A Watts link has the same function as a Panhard bar. It consists of three moving parts. Diagram. At the center is a wheel shaped bellcrank. It has a bearing in the center. The center bearing pivot is attached to the solid rear axle. In this case it will be attached to that center post that supports the front of the top plate. Two links one above and one below extend outward to opposite sides and attach to the chassis. Thats it. I have some pieces in the mail that may make it possible. (Trailranger and I had a long discussion on how best to make this part with very limited space.)

My advantage will be that two links carry the same load so they can be a little smaller without tellescoping in a crash. One will be in tension and one in compression when you hit the wall.

The Benefit over the previous Hyperdrive version of the 3-link is that there are many fewer aftermarket expensive pieces to be purchased. I'll make a new list when I finish. The Hyperdrive version is a hair easier to build.

The wheelbase is preserved. The intricate fit of the pod front to the chassis is preserved. I think some short red Aluminum Standoffs holding the shock tower onto the side plate may give it a factory look.

WATTS LINK
There are slight advantages over a Panhard Bar. There is no side to side motion of the pod to cause scrub with bump (the tire does not slide sideways with upward motion of the pod). This may help. There is no roll center change with roll (this is really not going to be a help here).

The shock tops are no higher than the top of the tire.

The track is under repair. Have to get some RC excitement somehow.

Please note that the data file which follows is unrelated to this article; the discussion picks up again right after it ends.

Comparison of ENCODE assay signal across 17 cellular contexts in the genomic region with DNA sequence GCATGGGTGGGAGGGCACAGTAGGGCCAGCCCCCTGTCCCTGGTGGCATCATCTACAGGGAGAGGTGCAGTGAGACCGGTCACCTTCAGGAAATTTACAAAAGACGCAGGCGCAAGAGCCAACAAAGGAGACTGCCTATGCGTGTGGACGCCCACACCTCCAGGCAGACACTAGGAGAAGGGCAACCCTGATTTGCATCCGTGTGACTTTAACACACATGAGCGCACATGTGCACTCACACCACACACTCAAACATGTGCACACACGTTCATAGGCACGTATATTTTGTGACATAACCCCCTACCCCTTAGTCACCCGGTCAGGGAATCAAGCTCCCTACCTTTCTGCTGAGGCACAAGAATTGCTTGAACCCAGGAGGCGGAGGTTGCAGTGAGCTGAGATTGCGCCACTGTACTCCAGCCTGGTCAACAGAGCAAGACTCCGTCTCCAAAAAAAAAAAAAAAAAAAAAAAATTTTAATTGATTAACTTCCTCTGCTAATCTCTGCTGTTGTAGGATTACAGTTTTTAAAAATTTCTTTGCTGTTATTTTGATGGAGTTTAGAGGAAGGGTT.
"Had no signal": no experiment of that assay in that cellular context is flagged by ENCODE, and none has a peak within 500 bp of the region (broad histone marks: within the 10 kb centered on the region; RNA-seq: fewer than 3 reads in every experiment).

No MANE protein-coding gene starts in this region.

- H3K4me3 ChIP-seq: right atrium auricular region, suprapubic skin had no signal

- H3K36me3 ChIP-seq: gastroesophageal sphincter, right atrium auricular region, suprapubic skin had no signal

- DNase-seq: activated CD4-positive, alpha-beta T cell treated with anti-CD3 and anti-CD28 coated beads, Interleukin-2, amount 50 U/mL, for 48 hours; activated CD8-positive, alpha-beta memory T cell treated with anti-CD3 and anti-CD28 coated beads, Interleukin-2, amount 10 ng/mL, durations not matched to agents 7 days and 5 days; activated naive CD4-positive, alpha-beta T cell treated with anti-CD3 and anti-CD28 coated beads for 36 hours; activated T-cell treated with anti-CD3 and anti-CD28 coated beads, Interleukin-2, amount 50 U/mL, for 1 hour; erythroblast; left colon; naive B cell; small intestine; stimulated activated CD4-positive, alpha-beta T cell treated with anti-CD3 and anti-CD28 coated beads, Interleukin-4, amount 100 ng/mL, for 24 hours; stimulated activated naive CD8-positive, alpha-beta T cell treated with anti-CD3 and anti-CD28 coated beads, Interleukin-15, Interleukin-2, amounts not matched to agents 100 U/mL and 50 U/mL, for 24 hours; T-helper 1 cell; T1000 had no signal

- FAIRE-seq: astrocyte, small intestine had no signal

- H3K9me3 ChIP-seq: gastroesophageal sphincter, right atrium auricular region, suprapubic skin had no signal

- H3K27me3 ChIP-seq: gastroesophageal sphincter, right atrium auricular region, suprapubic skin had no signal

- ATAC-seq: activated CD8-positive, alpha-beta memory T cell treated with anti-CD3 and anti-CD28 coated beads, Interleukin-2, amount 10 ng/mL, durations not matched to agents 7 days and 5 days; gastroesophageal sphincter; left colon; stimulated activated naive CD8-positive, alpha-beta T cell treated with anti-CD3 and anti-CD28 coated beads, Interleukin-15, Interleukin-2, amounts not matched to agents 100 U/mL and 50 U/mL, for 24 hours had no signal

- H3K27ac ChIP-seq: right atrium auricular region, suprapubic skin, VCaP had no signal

John
Attached Thumbnails
CRC Battle Axe, GenXPro 10, 1/10th pan, Brushless, Lipo,4c, Road, Oval,TipsandTricks-3-link-gen-x-10-pod-002.jpg   CRC Battle Axe, GenXPro 10, 1/10th pan, Brushless, Lipo,4c, Road, Oval,TipsandTricks-3-link-gen-x-10-pod-003.jpg   CRC Battle Axe, GenXPro 10, 1/10th pan, Brushless, Lipo,4c, Road, Oval,TipsandTricks-3-link-gen-x-10-pod-004.jpg  

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Old 02-24-2009, 11:51 PM   #635
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Here is a pic of that Sophia body installed with GFR screw on type of body mounts on the CRC Gen X 10 in the above post. You can see the screw just to the side of the window. I have used the extended body mount side plates. Now with the correct wheelbase for the body the rear fits like a glove as well as the front. The body falls away from the side fairly quickly aft of the tire; this caused me grief previously. It looks really good now. I have full size rubber installed which may work great outdoors.
John
Attached Thumbnails
CRC Battle Axe, GenXPro 10, 1/10th pan, Brushless, Lipo,4c, Road, Oval,TipsandTricks-protoform-sophia-rear-wheel-arch-013.jpg   CRC Battle Axe, GenXPro 10, 1/10th pan, Brushless, Lipo,4c, Road, Oval,TipsandTricks-protoform-sophia-rear-wheel-arch-009.jpg  
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Old 02-26-2009, 12:24 AM   #636
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Hi John,

I remember vaguely that you wrote something about rear diffusers a long time ago, but can't find it with the RCTech search (or was it only front diffusers?).

What are some general points I should watch when adding a rear diffuser to a car? What about the angle of the diffuser? Would a cut-up rear wing be good enough?
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Old 02-26-2009, 12:52 AM   #637
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Thomas-I did test a rear diffuser. It was made of LEXAN and attached to the bottom of the pod. Just after the back of the bottom plate it v'd upward. It was the full width available between the tires. I was not able to notice any effect on oversteer understeer balance; this usually picks up any aero changes. At the time I was using a soft air dam that was only 3 mm above the track. It is possible that there was just not enough air under my car for it too work. With a front diffuser now, I don't need the soft dam and can have a generous 6 mm clearance at the front to clear all lbumps. Results might be different with the heavier air flow.